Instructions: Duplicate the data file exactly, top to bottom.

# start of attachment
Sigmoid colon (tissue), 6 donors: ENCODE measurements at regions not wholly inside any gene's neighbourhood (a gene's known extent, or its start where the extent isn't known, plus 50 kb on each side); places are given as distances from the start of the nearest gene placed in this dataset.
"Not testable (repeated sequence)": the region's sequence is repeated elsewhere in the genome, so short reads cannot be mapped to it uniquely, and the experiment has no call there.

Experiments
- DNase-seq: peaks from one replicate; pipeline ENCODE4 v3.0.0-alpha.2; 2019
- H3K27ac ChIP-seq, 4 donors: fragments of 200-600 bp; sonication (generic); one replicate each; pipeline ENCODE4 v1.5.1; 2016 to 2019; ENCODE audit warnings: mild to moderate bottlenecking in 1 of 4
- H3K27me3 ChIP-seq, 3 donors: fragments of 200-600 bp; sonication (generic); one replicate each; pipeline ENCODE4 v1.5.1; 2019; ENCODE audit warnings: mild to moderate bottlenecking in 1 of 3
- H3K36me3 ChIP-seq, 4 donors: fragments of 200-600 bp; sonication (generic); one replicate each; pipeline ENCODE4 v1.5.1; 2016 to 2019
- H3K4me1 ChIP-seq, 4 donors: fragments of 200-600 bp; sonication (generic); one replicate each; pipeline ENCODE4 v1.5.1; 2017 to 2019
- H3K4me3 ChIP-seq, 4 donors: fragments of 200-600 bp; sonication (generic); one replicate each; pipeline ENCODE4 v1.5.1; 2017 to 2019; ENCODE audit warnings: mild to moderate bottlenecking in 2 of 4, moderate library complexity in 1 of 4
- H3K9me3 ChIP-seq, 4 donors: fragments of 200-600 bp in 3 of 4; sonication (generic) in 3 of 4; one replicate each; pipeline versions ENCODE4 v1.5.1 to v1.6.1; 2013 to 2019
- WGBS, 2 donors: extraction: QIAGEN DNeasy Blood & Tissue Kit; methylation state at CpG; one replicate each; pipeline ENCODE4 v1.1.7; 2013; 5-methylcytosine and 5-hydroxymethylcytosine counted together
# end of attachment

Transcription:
Sigmoid colon (tissue), 6 donors: ENCODE measurements at regions not wholly inside any gene's neighbourhood (a gene's known extent, or its start where the extent isn't known, plus 50 kb on each side); places are given as distances from the start of the nearest gene placed in this dataset.
"Not testable (repeated sequence)": the region's sequence is repeated elsewhere in the genome, so short reads cannot be mapped to it uniquely, and the experiment has no call there.

Experiments
- DNase-seq: peaks from one replicate; pipeline ENCODE4 v3.0.0-alpha.2; 2019
- H3K27ac ChIP-seq, 4 donors: fragments of 200-600 bp; sonication (generic); one replicate each; pipeline ENCODE4 v1.5.1; 2016 to 2019; ENCODE audit warnings: mild to moderate bottlenecking in 1 of 4
- H3K27me3 ChIP-seq, 3 donors: fragments of 200-600 bp; sonication (generic); one replicate each; pipeline ENCODE4 v1.5.1; 2019; ENCODE audit warnings: mild to moderate bottlenecking in 1 of 3
- H3K36me3 ChIP-seq, 4 donors: fragments of 200-600 bp; sonication (generic); one replicate each; pipeline ENCODE4 v1.5.1; 2016 to 2019
- H3K4me1 ChIP-seq, 4 donors: fragments of 200-600 bp; sonication (generic); one replicate each; pipeline ENCODE4 v1.5.1; 2017 to 2019
- H3K4me3 ChIP-seq, 4 donors: fragments of 200-600 bp; sonication (generic); one replicate each; pipeline ENCODE4 v1.5.1; 2017 to 2019; ENCODE audit warnings: mild to moderate bottlenecking in 2 of 4, moderate library complexity in 1 of 4
- H3K9me3 ChIP-seq, 4 donors: fragments of 200-600 bp in 3 of 4; sonication (generic) in 3 of 4; one replicate each; pipeline versions ENCODE4 v1.5.1 to v1.6.1; 2013 to 2019
- WGBS, 2 donors: extraction: QIAGEN DNeasy Blood & Tissue Kit; methylation state at CpG; one replicate each; pipeline ENCODE4 v1.1.7; 2013; 5-methylcytosine and 5-hydroxymethylcytosine counted together